Parks & Rec and the Wide World of Sports
Quick. What comes to mind when you hear the word “old”? How about “senior citizen” or “elderly”? If you’re like most people, the first image that sprang to mind wasn’t a kayaker, a top-notch pool player, or a dancer, and it’s probably safe to say you didn’t picture a tri-athlete or a skydiver, either. And yet, senior citizens can be all of those things and more. As people are living longer lives and, frequently, enjoying longer retirements, many find themselves wanting to engage in activities they couldn’t find the time or money for when they were working and raising children. In as much as they are positioned to do so, many seek out new ways to occupy and entertain themselves that challenge our old notions of what it means to be old.
Of course not all activity has to be in the realms of extreme sports or endurance tests to be rewarding and rejuvenating (or to defy stereotypes) and most of it isn’t. Not everyone is an adrenaline junkie or a thrill seeker; and the positive effects that even low-impact activities like walking and gardening have on physical as well as mental and emotional well-being are well-documented. What’s important is getting out there and doing something. Get some air. Get the blood moving. Whether it’s a sun-dance or a stroll, we’d be happy to accompany you.
The greater Washington, DC metro area provides seniors and people of all ages nearly endless resources and opportunities to stop and smell the roses, hyacinths, and cherry blossoms. Here are a few:
- The Capital Crescent Trail runs from Georgetown to Silver Spring, MD. This shared use, off-road trail is popular with walkers, joggers, bikers, and rollerbladers. Lush and well-maintained, it is paved from Georgetown to Bethesda; from Bethesda to Lyttonsville (in West Silver Spring) it is packed, crushed stone.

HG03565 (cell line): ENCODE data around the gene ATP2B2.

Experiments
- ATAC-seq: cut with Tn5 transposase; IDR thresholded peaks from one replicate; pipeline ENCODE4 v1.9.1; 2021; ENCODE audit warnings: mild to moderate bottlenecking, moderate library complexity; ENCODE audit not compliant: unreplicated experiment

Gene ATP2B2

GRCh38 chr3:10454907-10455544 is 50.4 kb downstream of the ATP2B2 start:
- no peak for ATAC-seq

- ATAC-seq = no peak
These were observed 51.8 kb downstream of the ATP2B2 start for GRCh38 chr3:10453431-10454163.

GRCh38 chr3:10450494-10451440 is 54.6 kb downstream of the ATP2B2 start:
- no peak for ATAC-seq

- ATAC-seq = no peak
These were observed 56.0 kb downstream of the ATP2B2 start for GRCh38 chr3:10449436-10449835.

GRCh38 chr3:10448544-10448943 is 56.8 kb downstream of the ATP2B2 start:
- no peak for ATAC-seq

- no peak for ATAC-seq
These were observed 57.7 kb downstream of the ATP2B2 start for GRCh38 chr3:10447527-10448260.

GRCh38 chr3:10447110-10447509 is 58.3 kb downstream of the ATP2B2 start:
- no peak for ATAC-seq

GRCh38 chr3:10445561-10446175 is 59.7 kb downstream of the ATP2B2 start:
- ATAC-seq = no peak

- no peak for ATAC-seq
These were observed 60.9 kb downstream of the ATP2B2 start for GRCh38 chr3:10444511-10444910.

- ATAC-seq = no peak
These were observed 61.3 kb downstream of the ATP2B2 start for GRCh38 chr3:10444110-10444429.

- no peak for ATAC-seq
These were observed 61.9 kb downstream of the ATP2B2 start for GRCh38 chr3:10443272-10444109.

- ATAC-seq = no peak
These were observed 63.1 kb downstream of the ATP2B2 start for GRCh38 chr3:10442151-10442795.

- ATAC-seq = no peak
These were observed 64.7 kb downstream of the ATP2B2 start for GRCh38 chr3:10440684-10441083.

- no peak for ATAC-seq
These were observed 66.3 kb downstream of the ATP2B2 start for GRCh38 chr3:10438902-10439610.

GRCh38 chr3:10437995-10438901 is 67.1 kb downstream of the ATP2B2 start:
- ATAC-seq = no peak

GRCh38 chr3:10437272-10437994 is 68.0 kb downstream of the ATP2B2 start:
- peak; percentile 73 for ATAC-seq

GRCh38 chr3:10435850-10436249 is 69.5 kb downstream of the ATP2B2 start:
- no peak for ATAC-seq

- Great Falls National Park is an 800 acre park near Washington, DC with access points in Maryland and Virginia. On the Maryland side the Visitor Center is housed in the Great Falls Tavern, built in 1828, and hosts historical exhibits and interpretive programs. The park on this side is also a part of the C & O Canal National Historic Park, and the C & O Canal Towpath is used by hikers, joggers, and bikers alike. Mule-drawn canal boat rides depart from this location April through October. The Virginia side offers 15 miles of hiking trails. Both sides have wheelchair-friendly scenic overlooks.
- The United States National Arboretum in NE Washington, DC sits on a 446 acre campus and is wound through with nine miles of connecting road for bicyclists. Walking tours are also offered and there are four gardens with easy access for the disabled, including the National Herb Garden, the National Bonsai and Penjing Museum, and the Aquatic Garden and Koi Pond. More serious hikers will find many interesting trails on the property as well.
There’s always something to do, and the best reason for doing that something is “because it’s good for me.” If it’s Parkour or snowboarding that gets you there then more power to you; we’d also be happy helping you plant bulbs or taking a walk on the towpath.
Kayakers on the Potomac River: Great Falls National Park